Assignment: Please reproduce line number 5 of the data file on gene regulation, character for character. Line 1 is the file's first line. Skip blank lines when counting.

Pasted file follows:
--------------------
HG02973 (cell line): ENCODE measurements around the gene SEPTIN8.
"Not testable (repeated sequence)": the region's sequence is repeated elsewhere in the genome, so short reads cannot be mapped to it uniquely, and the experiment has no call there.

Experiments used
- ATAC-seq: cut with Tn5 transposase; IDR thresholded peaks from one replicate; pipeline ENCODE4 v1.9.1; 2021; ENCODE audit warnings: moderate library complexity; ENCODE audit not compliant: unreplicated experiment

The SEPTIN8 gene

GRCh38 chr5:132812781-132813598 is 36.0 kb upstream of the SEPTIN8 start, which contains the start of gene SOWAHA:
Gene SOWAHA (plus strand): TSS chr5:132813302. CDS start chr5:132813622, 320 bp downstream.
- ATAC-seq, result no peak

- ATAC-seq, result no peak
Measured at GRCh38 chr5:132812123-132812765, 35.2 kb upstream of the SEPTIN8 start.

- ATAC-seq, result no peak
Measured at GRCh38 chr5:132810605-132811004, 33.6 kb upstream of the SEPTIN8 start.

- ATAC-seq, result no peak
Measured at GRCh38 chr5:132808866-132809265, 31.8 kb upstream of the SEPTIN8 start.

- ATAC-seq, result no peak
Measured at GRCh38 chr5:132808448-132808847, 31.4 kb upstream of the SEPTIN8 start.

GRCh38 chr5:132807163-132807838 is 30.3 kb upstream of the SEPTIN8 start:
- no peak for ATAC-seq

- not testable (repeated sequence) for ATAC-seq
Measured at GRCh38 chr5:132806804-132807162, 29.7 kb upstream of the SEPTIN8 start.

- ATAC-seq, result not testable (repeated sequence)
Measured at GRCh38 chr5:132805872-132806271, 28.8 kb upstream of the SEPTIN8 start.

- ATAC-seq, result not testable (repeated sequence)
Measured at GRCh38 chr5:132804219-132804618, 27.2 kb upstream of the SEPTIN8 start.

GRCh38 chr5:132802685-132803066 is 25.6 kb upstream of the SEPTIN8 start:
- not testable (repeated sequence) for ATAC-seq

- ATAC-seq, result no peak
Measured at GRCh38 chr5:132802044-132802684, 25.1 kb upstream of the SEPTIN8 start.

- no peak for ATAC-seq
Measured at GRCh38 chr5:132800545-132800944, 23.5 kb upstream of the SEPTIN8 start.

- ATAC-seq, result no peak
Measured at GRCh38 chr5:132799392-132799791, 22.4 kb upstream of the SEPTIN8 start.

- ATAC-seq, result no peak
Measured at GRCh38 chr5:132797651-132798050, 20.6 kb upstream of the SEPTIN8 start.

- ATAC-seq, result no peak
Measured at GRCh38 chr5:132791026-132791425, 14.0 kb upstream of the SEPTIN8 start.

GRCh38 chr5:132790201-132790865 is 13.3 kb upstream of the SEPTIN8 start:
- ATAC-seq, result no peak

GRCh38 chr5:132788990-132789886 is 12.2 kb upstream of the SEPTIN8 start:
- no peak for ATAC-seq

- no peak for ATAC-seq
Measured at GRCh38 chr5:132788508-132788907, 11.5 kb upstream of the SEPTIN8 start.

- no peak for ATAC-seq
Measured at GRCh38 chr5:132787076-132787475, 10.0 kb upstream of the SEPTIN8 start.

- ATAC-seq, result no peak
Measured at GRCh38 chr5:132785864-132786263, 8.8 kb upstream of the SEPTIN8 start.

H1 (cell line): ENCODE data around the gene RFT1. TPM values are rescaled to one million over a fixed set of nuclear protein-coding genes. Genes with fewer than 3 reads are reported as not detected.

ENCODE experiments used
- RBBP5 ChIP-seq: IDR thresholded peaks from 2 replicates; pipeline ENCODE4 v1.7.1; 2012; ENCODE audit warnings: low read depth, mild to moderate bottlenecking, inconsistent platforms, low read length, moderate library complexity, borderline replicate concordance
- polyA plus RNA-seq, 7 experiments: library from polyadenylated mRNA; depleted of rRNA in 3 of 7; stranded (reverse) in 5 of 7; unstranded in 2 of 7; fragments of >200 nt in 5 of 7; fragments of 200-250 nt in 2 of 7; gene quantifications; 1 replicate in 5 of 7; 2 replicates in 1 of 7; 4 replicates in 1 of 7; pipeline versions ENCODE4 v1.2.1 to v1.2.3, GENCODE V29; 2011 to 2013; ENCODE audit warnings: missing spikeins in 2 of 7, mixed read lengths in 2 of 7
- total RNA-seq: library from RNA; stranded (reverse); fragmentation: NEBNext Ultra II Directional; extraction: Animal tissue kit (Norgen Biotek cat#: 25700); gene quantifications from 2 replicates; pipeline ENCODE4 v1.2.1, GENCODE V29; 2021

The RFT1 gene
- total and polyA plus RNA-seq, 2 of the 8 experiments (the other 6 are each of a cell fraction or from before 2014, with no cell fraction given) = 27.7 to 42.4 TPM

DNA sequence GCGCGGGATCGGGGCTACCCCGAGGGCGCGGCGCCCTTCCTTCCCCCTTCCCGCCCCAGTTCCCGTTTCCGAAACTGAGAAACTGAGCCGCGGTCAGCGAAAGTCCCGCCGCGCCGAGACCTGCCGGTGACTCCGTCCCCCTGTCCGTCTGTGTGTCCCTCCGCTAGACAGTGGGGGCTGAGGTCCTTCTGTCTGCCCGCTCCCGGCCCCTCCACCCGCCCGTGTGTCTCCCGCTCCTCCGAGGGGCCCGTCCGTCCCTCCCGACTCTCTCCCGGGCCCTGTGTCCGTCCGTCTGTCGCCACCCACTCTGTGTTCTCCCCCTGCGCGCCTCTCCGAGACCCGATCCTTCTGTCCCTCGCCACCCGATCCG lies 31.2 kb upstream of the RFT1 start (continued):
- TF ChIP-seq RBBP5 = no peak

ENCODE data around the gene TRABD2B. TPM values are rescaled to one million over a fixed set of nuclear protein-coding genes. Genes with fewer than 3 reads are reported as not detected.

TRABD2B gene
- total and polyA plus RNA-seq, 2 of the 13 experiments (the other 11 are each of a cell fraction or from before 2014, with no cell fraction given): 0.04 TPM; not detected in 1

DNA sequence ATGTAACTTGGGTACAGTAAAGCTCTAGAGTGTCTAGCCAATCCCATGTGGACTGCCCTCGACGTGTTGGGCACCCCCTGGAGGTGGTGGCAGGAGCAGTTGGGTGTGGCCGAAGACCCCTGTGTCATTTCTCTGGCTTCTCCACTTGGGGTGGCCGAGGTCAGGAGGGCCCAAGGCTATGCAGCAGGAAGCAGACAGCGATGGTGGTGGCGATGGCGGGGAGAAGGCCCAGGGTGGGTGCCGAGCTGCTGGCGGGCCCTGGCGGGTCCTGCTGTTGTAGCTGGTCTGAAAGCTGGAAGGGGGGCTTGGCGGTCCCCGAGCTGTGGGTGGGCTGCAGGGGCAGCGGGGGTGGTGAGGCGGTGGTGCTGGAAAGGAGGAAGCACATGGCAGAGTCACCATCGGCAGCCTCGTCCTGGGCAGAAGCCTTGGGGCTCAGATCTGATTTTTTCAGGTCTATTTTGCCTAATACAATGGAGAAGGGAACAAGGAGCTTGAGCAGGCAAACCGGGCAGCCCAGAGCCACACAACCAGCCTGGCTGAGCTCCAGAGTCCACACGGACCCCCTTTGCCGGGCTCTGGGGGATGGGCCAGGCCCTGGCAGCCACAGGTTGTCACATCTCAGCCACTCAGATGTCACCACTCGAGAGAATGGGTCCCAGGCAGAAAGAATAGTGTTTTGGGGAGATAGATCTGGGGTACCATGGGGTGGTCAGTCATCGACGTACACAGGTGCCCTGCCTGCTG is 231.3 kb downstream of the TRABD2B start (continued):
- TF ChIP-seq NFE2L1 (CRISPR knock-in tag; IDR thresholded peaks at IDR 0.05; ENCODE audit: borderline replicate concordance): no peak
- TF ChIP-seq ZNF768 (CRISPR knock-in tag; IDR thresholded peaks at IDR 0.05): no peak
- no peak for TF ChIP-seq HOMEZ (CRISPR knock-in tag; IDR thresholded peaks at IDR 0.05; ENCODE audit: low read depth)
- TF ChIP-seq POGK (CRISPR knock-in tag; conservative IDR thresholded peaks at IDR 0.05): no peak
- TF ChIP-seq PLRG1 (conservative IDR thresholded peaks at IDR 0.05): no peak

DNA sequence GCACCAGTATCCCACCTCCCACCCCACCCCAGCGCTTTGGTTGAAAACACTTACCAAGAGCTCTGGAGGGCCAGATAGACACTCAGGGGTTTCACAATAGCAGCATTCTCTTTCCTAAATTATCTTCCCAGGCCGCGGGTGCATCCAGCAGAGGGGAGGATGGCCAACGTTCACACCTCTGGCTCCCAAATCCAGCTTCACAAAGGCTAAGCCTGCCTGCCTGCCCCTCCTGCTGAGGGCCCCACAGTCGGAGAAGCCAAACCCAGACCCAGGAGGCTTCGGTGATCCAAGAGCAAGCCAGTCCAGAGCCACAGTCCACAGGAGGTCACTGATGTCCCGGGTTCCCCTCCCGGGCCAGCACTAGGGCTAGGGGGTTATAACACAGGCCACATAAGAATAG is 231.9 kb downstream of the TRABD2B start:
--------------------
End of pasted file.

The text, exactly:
The SEPTIN8 gene